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How to Send and Receive Data Through the openFrameworks Platform Using Arduino

November 02, 2018 by Muhammad Aqib

Learn how to enable communication between the openFrameworks platform and an Arduino. 



1 openFrameworks

In this tutorial, we'll be learning how to send and receive data from the openFrameworks toolkit platform using Arduino. 

openFrameworks is an open source toolkit for creative coding, written in C++.  It can be used to prototype project ideas and capable of producing interesting UI elements, as well as handling the backend computing required for them. 

For installing and using the openFrameworks toolkit on various operating systems, you can follow the instructions for both Mac and Linux products through guides on the openFrameworks website. 

This guide will cover how to interface Arduino with openFrameworks. For example, when clicking on the output window in the program, it will prompt the connected Arduino to display a message in the window and turn on the connected LED. 

Circuit Diagram

The main challenge in this tutorial is to connect an LED with an Arduino. We do so by connecting the LED's positive side to the Arduino's pin 13 and its negative side to the Arduino's GND through a 220-ohm resistor. 

For additional instruction on connecting LEDs to an Arduino, see our How to Control LEDs With an Arduino, IR Sensor, and Remote Guide.

A diagram of an LED connected to an Arduino with a 220 ohm resistor.

Arduino Code

As soon as the Arduino receives data from the openFrameworks platform it will respond with a message. 

Upload the below code to the Arduino in order for it to send and receive the data. 

Note: Avoid opening the serial monitor, since openFrameworks uses the same COM port. 

// Code to send and receive data from openFrameworks
bool ledState = false; // Variable for storing the led state
int ledPin = 13;

void setup() {
  // Start the serial communication
  pinMode(ledPin, OUTPUT);  // Declaring the LED pin as output

void loop() {
  if (Serial.available()) { // If there is any data available
    char inByte =; // store the incoming data
    if (inByte == 1) {    // Whether the received data is '1'
      ledState = !ledState; // Change the LED state
      digitalWrite(ledPin, ledState); // Turn the LED

    if (ledState == true) {
      char mystr[10] = "LED is OFF";
      Serial.write(mystr, 10); // send the response in return
    else if (ledState == false) {
      char mystr[10] = "LED is ON ";      
      Serial.write(mystr, 10); // send the response in return

openFrameworks Code 

There are three separate files that contain the openFrameworks code. 


The Main.cpp code runs the app and opens the output window. 

#include "ofMain.h"
#include "ofApp.h"

int main( ){

	ofSetupOpenGL(640,480, OF_WINDOW);			// <-------- setup the GL context

	// this kicks off the running of my app
	// pass in width and height too:
	ofRunApp( new ofApp());


The OfApp.cpp file enables the Arduino and openFrameworks to communicate serially with one another. 

#include "ofApp.h"

void ofApp::setup(){	
	serialMessage = false;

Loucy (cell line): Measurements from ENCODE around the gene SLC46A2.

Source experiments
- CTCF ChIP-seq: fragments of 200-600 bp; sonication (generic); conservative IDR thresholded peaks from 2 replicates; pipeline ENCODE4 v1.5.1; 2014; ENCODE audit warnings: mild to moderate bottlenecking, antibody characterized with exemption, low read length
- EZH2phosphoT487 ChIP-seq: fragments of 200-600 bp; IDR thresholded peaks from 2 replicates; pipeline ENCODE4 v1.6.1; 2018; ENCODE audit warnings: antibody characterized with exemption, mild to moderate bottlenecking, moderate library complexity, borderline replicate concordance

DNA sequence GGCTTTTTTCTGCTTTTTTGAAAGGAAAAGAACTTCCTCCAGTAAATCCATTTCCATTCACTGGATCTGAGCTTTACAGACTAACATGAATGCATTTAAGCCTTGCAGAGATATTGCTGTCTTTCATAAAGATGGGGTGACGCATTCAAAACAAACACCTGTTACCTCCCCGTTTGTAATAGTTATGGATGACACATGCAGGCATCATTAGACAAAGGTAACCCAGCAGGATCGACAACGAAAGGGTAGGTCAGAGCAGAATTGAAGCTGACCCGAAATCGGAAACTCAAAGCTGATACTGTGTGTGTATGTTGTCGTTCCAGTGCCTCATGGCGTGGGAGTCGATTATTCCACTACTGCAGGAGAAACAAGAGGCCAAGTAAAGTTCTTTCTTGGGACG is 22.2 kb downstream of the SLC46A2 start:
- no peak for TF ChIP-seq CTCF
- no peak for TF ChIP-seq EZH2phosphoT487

vector <ofSerialDeviceInfo> deviceList = serial.getDeviceList();
	// this should be set to whatever com port your serial device is connected to.
	// (ie, COM4 on a pc, /dev/tty.... on linux, /dev/tty... on a mac)
	// arduino users check in arduino app....
	int baud = 9600;
	serial.setup(0, baud); //open the first device
	//serial.setup("COM10", baud); // windows example
	//serial.setup("/dev/tty.usbserial-A4001JEC", baud); // mac osx example
	//serial.setup("/dev/ttyUSB0", baud); //linux example

void ofApp::update(){
	if (serialMessage) {
		serialMessage = false;
		serial.writeByte(sendData); // sending the data to arduino

		serial.readBytes(receivedData, 10); // Getting the data from Arduino
		printf("receivedData is %d \n", receivedData);	// Printing in ASCII format

void ofApp::draw(){
	ofBackground(0);	// Black background
	ofSetColor(255);	// Text color is white

	string msg;
	msg += "Click to turn LED \n";
	msg += receivedData;
	ofDrawBitmapString(msg, 200, 200); // Write the data on the output window

void ofApp::mousePressed(int x, int y, int button){
	serialMessage = true;

In the setup function, the program will search and connect to serial ports. 

In the update function, it sends data to the Arduino when the user clicks on the output window. 

The Arduino is on standby to receive information so it will respond immediately with a message that the openFrameworks program will then store into an array. 

In the draw section, the output window's background color is set to black and the text color to white—which is reflected in how the data sent by the Arduino is formatted in the window.


The OfApp.h file is the segment of code making up the header.

#pragma once

#include "ofMain.h"

class ofApp : public ofBaseApp{
		void setup();
		void update();
		void draw();
		void mousePressed(int x, int y, int button);

		bool serialMessage;			// a flag for sending serial			
		char receivedData[10];		// for storing incoming data
		char sendData = 1;	// for sending data
		ofSerial	serial;

How to Run the openFrameworks Program

Create a new project using the openFrameworks project generator (an add-on isn't required for this tutorial's needs), then use the codes above to build it. If the output window looks identical to the one shown below, you'll know the project was successfully implemented. 

An openFrameworks output window displaying a message from a connected Arduino.

Clicking inside the output window should switch the LED on and off. The Arduino should also respond to the action by responding with a message that will appear in the window as shown above. 

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